Le Week-End: Ongoing saga

This picture downgrades its ambitions along the way. When Nick says he wants to take his and Meg's lovemaking into another dimension, it sounds like an unpromising episode of The Twilight Zone.

Every generation deserves its own escapist entertainment, soft on the eyes and the soul but of minimal nutritional value. So the arrival of Le Week-End, a bit of throwaway fluff aimed at the over-sixties, is to be welcomed. Early on, this story of a couple who return to Paris many decades after their honeymoon there seems to be shaping up as a senior citizens’ spin on the Before series, most obviously the second instalment, in which Ethan Hawke and Julie Delpy walk and talk and bicker up and down the Seine. Lindsay Duncan, who plays Meg in Le Week-End, even possesses the tart and twitchy beauty of an older Delpy. Could this be not so much Before Sunset as After Saga?

Sadly not. The picture downgrades its ambitions along the way: it’s a doodle, though not without fizz or merit. It marks the fourth collaboration between the director Roger Michell and the screenwriter Hanif Kureishi. Though their working relationship began 20 years ago when Michell directed the BBC adaptation of The Buddha of Suburbia, their subsequent films together have revolved around the subject of age. In The Mother, a widow in her sixties has a passionate affair with a builder 30-odd years her junior, and in Venus the intergenerational relationship between a young woman and an elderly actor is chirpy but chaste.

Sex in Le Week-End is less a going concern than a running joke. Nick (Jim Broadbent) tells Meg: “Over these past five to ten years, your vagina has become something of a closed book.” She would prefer to see the Eiffel Tower than his “partially erect sausage”. When he says he wants to take their lovemaking into another dimension, it sounds like an unpromising episode of The Twilight Zone.

His wish is sincere. He suggests that they pretend to be other people and Meg laughs, though of course that is precisely why they have come to Paris: to escape themselves, or to re-establish contact with the people they once were. Meg’s prognosis for their marriage is bleak. When Nick claims that “people don’t change”, she replies acidly: “They do. They can get worse.” Nick describes himself as “an anarchist of the left” but also mourns his own mediocrity. He has recently been sacked from his university teaching job for making inappropriate remarks about the hairstyle and economic prospects of a young black student. The sort of misjudgement that has cataclysmic consequences in David Mamet’s Oleanna or Philip Roth’s The Human Stain is consigned here to the realm of “noises off”. The real drama lies in what happens, or doesn’t happen, between Meg and Nick. A discussion about breaking up is interrupted by chit-chat about new tiling ideas for the bathroom; bursts of spite or rage give way in an instant to fondness as the conversational see-saw rises and falls.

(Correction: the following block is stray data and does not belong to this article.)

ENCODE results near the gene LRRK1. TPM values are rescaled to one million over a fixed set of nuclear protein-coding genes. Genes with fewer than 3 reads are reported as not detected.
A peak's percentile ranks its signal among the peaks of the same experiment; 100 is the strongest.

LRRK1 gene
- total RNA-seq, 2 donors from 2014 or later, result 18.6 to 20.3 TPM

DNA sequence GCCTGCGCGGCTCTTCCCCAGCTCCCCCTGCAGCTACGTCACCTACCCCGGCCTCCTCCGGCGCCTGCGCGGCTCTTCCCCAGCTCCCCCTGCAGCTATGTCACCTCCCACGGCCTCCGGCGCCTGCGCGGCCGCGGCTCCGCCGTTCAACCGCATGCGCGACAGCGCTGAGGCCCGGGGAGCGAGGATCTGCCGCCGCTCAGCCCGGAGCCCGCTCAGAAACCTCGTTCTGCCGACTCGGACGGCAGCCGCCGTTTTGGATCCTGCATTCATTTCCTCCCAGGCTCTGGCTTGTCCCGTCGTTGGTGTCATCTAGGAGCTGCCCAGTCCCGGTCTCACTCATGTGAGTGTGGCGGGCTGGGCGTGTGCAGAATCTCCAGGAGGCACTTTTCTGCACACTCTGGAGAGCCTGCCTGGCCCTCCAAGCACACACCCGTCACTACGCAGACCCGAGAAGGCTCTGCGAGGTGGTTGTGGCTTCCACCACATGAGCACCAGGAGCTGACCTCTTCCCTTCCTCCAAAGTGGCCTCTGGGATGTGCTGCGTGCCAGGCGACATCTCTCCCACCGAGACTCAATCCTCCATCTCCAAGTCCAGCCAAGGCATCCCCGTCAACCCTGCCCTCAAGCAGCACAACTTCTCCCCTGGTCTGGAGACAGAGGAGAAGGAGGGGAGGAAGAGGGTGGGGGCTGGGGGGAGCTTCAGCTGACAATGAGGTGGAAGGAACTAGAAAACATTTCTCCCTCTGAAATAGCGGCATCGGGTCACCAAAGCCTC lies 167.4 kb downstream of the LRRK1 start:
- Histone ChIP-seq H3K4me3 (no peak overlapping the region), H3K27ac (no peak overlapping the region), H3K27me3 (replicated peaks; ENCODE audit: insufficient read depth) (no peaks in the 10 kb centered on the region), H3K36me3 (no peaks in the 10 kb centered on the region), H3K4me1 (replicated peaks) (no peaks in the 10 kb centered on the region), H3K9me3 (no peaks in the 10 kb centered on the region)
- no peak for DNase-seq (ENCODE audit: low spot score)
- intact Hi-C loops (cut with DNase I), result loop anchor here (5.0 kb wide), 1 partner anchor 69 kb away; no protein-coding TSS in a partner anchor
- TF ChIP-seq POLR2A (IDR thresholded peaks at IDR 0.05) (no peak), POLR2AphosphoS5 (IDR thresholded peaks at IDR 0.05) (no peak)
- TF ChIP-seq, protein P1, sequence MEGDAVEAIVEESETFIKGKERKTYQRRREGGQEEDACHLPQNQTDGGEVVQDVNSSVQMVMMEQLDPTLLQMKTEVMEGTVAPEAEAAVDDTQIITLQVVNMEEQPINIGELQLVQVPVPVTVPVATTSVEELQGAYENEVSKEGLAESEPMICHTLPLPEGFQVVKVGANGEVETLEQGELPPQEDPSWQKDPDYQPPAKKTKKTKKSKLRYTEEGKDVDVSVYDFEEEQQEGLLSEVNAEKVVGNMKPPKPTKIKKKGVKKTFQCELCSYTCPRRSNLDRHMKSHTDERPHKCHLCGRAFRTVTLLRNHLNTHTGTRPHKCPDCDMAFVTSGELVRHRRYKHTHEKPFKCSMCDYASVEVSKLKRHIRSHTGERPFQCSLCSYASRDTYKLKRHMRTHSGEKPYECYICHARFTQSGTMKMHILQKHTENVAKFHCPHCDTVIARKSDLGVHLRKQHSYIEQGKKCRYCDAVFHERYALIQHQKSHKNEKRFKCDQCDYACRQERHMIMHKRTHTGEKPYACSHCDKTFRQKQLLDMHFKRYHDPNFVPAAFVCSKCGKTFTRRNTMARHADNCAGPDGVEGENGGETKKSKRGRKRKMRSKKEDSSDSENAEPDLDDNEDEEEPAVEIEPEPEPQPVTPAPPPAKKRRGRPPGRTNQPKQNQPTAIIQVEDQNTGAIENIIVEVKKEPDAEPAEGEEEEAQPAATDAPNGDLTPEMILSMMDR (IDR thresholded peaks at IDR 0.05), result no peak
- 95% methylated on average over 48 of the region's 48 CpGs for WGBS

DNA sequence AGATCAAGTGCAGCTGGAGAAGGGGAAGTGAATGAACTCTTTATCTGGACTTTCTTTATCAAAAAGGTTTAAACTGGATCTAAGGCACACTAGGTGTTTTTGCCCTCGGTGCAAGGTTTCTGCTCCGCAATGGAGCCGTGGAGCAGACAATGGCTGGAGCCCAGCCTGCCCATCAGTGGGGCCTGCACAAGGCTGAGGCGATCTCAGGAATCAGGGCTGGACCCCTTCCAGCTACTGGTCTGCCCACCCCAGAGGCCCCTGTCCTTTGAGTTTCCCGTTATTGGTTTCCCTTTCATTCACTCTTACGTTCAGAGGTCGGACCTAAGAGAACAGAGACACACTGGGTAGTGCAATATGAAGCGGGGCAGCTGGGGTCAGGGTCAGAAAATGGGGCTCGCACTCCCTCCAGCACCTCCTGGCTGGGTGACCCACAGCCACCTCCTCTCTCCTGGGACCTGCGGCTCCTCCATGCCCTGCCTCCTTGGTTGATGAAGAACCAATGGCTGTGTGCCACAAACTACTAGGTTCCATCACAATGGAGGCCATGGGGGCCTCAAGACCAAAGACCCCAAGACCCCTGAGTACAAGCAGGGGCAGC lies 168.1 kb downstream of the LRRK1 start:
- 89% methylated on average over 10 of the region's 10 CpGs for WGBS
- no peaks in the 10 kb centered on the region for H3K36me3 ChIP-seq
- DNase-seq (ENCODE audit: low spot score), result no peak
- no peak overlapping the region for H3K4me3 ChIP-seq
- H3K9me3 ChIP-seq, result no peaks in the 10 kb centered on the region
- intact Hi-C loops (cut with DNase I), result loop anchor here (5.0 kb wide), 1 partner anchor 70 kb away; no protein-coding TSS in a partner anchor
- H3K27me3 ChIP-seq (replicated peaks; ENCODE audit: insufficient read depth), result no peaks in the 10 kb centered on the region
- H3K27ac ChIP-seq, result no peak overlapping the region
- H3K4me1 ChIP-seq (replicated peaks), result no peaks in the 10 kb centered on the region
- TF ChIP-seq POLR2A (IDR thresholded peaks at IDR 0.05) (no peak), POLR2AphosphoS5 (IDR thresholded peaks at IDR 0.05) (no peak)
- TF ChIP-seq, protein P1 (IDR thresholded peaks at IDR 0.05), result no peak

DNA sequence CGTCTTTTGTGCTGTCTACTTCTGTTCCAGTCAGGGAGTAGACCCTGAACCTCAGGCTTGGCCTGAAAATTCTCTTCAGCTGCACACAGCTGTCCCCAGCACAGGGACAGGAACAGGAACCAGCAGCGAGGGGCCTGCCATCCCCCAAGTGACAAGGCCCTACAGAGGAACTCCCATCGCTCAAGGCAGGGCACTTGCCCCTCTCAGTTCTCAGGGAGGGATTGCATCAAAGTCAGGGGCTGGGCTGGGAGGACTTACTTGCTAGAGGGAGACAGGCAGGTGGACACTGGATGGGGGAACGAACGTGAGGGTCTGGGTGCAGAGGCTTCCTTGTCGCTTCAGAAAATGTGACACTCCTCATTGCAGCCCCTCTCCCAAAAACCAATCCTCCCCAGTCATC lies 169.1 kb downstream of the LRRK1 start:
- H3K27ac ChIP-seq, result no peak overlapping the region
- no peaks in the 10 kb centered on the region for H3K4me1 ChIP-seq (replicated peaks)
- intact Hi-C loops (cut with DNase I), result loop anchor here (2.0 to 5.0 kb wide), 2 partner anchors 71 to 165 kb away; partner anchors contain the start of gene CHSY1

None of this is overly compelling. The handsome locations yoo-hoo on cue. Kureishi’s dialogue sounds as epigrammatic as ever: this is manifestly a screenplay that sits more comfortably on the page than on the tongue. But any stiltedness is largely offset by Nathalie Durand’s light, loose camerawork and some lived-in performances. From the latter compliment we must exempt Jeff Goldblum, who is indulged horribly as one of Nick’s old Oxford chums. Perhaps he had it written into his contract that he would be allowed to hijack the part rather than just play it. Either way, the film screeches to a halt whenever he lapses into his extraterrestrial lounge-lizard shtick.

To any criticism levelled against Le Week-End, there is always a built-in riposte in the form of Lindsay Duncan. It remains one of the enduring disgraces of British cinema that she has been so overlooked and underemployed by the medium. She has amassed only a small finger buffet of film work, including her 1983 screen debut in a joyful screwball double act with Stephen Rea in Loose Connections and a cameo turn helping to decipher Joe Orton’s shorthand diaries in Prick Up Your Ears. In Le Week-End she transforms fleeting reaction shots into miniature arias of sighing sadness, then joyfully re-creates the dance scene from Godard’s Bande à part a moment later. “You’re hot,” Nick tells Meg. “Hot but cold.” Duncan conveys both extremes without losing her inner warmth.

Bit of fluff: Broadbent and Duncan in Le Week-End